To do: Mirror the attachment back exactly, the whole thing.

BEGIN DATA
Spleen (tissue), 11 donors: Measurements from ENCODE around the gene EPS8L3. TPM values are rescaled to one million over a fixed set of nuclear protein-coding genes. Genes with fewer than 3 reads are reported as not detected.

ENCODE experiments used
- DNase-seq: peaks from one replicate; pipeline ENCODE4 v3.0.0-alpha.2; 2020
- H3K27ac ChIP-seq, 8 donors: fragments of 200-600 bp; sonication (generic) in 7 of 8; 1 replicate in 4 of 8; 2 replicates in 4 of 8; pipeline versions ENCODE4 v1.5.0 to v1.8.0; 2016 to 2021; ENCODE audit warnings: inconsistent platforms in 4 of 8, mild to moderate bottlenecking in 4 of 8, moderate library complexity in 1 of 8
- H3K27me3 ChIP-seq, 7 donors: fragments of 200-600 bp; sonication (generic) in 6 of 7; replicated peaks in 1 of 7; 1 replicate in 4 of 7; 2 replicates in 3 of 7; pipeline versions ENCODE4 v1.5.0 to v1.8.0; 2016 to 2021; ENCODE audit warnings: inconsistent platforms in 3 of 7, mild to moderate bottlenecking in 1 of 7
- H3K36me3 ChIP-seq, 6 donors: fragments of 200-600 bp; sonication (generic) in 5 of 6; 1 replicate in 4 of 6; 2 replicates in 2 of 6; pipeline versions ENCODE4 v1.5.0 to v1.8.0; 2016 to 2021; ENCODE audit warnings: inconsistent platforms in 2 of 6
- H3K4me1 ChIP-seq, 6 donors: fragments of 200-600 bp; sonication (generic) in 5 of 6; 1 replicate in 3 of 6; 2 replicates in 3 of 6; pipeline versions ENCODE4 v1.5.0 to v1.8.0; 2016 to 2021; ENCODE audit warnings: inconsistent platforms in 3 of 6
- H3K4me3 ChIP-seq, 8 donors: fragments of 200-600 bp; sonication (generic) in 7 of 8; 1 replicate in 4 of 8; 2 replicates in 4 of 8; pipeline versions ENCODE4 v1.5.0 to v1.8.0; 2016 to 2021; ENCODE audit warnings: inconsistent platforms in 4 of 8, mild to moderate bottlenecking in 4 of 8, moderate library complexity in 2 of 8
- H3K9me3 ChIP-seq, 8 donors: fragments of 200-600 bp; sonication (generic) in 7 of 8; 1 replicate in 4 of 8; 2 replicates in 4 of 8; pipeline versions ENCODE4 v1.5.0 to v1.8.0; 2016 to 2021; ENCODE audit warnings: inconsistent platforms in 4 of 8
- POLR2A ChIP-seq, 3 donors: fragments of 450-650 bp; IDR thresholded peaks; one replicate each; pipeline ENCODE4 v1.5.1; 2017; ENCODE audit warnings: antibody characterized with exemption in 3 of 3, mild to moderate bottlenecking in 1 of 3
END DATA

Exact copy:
Spleen (tissue), 11 donors: Measurements from ENCODE around the gene EPS8L3. TPM values are rescaled to one million over a fixed set of nuclear protein-coding genes. Genes with fewer than 3 reads are reported as not detected.

ENCODE experiments used
- DNase-seq: peaks from one replicate; pipeline ENCODE4 v3.0.0-alpha.2; 2020
- H3K27ac ChIP-seq, 8 donors: fragments of 200-600 bp; sonication (generic) in 7 of 8; 1 replicate in 4 of 8; 2 replicates in 4 of 8; pipeline versions ENCODE4 v1.5.0 to v1.8.0; 2016 to 2021; ENCODE audit warnings: inconsistent platforms in 4 of 8, mild to moderate bottlenecking in 4 of 8, moderate library complexity in 1 of 8
- H3K27me3 ChIP-seq, 7 donors: fragments of 200-600 bp; sonication (generic) in 6 of 7; replicated peaks in 1 of 7; 1 replicate in 4 of 7; 2 replicates in 3 of 7; pipeline versions ENCODE4 v1.5.0 to v1.8.0; 2016 to 2021; ENCODE audit warnings: inconsistent platforms in 3 of 7, mild to moderate bottlenecking in 1 of 7
- H3K36me3 ChIP-seq, 6 donors: fragments of 200-600 bp; sonication (generic) in 5 of 6; 1 replicate in 4 of 6; 2 replicates in 2 of 6; pipeline versions ENCODE4 v1.5.0 to v1.8.0; 2016 to 2021; ENCODE audit warnings: inconsistent platforms in 2 of 6
- H3K4me1 ChIP-seq, 6 donors: fragments of 200-600 bp; sonication (generic) in 5 of 6; 1 replicate in 3 of 6; 2 replicates in 3 of 6; pipeline versions ENCODE4 v1.5.0 to v1.8.0; 2016 to 2021; ENCODE audit warnings: inconsistent platforms in 3 of 6
- H3K4me3 ChIP-seq, 8 donors: fragments of 200-600 bp; sonication (generic) in 7 of 8; 1 replicate in 4 of 8; 2 replicates in 4 of 8; pipeline versions ENCODE4 v1.5.0 to v1.8.0; 2016 to 2021; ENCODE audit warnings: inconsistent platforms in 4 of 8, mild to moderate bottlenecking in 4 of 8, moderate library complexity in 2 of 8
- H3K9me3 ChIP-seq, 8 donors: fragments of 200-600 bp; sonication (generic) in 7 of 8; 1 replicate in 4 of 8; 2 replicates in 4 of 8; pipeline versions ENCODE4 v1.5.0 to v1.8.0; 2016 to 2021; ENCODE audit warnings: inconsistent platforms in 4 of 8
- POLR2A ChIP-seq, 3 donors: fragments of 450-650 bp; IDR thresholded peaks; one replicate each; pipeline ENCODE4 v1.5.1; 2017; ENCODE audit warnings: antibody characterized with exemption in 3 of 3, mild to moderate bottlenecking in 1 of 3